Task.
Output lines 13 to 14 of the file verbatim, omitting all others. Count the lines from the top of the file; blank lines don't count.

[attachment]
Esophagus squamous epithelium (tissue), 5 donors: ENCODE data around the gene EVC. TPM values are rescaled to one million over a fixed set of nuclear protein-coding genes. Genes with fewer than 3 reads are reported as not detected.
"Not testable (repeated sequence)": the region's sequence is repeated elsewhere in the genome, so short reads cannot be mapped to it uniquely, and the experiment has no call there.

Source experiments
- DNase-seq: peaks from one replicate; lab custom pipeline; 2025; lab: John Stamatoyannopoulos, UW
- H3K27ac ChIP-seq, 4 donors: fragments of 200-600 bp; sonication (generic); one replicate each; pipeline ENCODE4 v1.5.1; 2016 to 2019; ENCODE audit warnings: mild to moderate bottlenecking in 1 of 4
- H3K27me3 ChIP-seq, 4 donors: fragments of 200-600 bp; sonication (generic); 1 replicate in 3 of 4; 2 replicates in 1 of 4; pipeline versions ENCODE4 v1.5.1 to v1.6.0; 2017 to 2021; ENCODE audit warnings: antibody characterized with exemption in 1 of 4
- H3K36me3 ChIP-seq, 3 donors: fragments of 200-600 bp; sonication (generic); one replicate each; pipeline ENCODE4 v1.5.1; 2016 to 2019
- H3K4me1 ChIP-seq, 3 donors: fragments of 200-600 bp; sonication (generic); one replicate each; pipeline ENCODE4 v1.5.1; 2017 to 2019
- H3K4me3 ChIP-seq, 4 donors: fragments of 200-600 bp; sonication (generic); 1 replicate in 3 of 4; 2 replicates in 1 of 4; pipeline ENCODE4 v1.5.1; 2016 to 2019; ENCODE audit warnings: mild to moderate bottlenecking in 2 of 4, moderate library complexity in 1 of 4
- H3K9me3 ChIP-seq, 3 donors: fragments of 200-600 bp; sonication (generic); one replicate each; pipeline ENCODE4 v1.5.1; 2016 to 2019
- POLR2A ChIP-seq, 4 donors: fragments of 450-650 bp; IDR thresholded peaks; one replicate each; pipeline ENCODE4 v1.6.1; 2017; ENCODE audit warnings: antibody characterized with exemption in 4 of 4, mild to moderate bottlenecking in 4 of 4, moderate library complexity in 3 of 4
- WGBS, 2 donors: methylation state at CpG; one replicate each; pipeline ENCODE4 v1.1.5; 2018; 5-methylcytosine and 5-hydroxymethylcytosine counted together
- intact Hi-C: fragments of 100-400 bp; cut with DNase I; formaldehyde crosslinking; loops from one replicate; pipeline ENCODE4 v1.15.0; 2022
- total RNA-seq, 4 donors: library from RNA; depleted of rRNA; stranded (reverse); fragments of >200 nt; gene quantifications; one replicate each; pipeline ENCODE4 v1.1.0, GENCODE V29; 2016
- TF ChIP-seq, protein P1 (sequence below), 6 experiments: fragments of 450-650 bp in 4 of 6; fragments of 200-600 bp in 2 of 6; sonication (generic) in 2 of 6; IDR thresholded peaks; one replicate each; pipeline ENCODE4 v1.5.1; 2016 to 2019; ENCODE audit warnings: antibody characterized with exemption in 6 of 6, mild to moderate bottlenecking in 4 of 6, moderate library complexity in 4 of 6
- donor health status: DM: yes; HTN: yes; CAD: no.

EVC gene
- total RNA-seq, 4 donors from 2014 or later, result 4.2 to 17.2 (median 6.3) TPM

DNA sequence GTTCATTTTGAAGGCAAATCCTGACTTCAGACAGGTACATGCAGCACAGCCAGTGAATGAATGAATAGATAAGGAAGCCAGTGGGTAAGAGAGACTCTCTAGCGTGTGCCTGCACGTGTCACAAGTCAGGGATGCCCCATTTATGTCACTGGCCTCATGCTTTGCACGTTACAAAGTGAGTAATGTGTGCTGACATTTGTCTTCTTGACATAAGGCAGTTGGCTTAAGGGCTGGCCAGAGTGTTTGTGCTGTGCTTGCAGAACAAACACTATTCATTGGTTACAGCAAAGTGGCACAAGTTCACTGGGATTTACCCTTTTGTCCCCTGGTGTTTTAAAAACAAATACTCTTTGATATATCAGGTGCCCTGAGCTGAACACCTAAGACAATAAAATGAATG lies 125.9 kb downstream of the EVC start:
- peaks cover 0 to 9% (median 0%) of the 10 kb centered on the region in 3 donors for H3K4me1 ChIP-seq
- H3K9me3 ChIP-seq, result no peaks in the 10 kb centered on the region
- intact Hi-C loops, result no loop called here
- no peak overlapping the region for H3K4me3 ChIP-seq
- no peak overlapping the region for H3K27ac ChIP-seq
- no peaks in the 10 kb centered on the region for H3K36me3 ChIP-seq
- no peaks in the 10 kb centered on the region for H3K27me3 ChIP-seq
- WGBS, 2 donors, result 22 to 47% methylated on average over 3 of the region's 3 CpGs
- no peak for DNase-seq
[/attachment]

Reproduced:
- intact Hi-C: fragments of 100-400 bp; cut with DNase I; formaldehyde crosslinking; loops from one replicate; pipeline ENCODE4 v1.15.0; 2022
- total RNA-seq, 4 donors: library from RNA; depleted of rRNA; stranded (reverse); fragments of >200 nt; gene quantifications; one replicate each; pipeline ENCODE4 v1.1.0, GENCODE V29; 2016